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Blankenship looks to continue chasing checkered flags
Racing- William Blankenship.jpg
Conner Smith photo William Blankenship, star local racer, poses in front of his speedy racecar.

By Conner Smith

William Blankenship is a flat-out speed demon.

Blankenship is a local Warren County racer who has been doing what he loves since he was 8 years old and is very competitive and successful with nearly 50 career wins. A 2022 WCHS graduate, William is preparing for life after high school.

Blankenship started out racing go-carts at the young age of 8 in Knoxville and began loving to race ever since. William began when his cousin introduced him to go-cart racing and he has loved it ever since that day.

Blankenship says he aspires to continue dirt racing and to move up to a larger motor series such as a “super late model rather than a 604 car.”

With all the experience and winning under his belt, what advice would he give to an upcoming racer or someone wanting to start his journey?

Blankenship said, “To do your research, ask a lot of questions, and to never be stubborn and to listen when someone tries to give you advice.”

Blankenship was involved in a bad accident in 2020 and it has somewhat changed his approach.

”I think about my moves, I’m more cautious about how I approach it and I don’t jerk like I used to.”

William still needs advice as he says his parents are his biggest influence and have helped him the most on this journey. From helping him learn how to drive, taking him to the track, and funding his races, he thanks them greatly for it.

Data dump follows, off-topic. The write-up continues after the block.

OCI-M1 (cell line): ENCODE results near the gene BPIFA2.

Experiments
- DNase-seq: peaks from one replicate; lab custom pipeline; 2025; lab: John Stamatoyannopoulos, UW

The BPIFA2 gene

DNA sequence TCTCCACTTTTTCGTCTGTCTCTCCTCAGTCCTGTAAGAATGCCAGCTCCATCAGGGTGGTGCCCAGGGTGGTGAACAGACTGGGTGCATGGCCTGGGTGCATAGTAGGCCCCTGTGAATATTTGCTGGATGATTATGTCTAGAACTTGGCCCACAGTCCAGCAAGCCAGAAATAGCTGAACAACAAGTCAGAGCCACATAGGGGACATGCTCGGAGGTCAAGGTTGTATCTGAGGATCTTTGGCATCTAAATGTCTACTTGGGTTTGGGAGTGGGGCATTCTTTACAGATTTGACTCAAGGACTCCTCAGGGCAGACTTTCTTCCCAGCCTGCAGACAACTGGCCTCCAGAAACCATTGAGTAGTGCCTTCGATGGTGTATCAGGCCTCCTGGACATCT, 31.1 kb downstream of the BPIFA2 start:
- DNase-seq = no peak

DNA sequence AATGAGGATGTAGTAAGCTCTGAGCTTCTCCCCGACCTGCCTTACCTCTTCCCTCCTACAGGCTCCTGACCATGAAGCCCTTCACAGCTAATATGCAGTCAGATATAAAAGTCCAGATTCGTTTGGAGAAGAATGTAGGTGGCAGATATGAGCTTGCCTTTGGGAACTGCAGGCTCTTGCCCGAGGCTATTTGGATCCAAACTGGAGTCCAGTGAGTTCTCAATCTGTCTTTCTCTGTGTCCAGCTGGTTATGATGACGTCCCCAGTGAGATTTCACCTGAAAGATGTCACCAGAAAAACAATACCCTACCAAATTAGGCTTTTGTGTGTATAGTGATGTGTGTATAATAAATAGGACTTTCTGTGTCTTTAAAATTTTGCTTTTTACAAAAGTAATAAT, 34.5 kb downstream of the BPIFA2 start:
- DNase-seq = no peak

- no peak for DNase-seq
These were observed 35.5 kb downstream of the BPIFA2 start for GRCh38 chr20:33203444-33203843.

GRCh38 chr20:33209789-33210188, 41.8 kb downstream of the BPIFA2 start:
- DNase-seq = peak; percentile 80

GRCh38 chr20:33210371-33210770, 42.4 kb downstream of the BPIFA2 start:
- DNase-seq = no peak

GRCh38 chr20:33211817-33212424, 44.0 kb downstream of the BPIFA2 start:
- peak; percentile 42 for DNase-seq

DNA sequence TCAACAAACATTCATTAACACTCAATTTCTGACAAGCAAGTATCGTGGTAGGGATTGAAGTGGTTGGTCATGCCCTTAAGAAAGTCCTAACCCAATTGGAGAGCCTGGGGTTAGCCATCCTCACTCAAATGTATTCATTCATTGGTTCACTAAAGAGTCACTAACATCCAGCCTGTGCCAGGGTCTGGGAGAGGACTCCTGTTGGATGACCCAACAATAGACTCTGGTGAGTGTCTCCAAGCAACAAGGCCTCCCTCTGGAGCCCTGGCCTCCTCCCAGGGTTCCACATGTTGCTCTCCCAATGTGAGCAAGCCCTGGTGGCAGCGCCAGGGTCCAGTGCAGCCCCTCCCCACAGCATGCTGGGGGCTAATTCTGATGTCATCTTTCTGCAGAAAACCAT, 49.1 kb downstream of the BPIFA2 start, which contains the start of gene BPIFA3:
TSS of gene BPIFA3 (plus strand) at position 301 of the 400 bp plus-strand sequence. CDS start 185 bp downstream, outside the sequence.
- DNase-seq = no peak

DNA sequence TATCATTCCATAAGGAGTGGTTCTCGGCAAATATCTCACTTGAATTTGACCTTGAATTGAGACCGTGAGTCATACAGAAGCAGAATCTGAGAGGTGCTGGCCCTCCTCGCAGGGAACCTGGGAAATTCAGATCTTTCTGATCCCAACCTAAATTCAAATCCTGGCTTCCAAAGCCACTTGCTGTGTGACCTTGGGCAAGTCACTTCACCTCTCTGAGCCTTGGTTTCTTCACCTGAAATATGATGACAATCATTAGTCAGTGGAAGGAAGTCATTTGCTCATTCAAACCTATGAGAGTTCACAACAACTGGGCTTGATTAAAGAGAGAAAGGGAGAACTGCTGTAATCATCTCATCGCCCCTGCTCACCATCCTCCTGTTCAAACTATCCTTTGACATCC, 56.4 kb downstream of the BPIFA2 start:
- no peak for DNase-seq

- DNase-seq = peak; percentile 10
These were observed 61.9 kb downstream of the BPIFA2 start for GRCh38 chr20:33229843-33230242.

William’s dad Jerry has done it all. For one race, he says his parents and him got up at 5 a.m. and didn’t pull in until 8 a.m. the next morning and then still made it to church that Sunday morning. Jerry is a new elder at Westwood Church of Christ.

That dedication has paid off as William says he’s won 40 go-cart races and six dirt races and hopes to earn many more this summer and down the line in his career.

William’s routine for race day is lengthy and exhausting. He says they wake up early, do any repairs that are needed, load the car up and take it to the racetrack, then they practice to make sure everything is still fine, make adjustments based on racetrack conditions, and then most importantly win.

William says he has learned many lessons from racing that help him with his next race and life itself. He says he has learned to be patient and that opportunities will come your way and not to rush something if it’s not time. He says it’s important to put yourself out there and take risks, but not severe risks as he says from his experiences that’s when you hurt yourself.

As crazy as it seems in racing, William says, “Slow and steady always wins the race.” 

If you are cautious, smart, and patient you will become extremely successful, he says. To go along with his parents’ sacrifices his responsibilities have changed too as he’s matured and gotten older. William has been doing a lot on his car from a young age as he says, “My dad will help me in the shop and transport it places, but throughout the week I wash the car and check the nuts and bolts with his crew along with other things.” 

William says as he’s made a name for himself, people have wanted to join along his journey and help out as he says, “People want to help winners.” 

William has a race this weekend in Kentucky at the Lake Cumberland Speedway with the American All-Star Series. William says he is extremely grateful for his lifelong friendships that he has made and very thankful for everything that he’s accomplished. 

If you’d like to see what else William has going on, make sure to visit his website for more information and his race dates.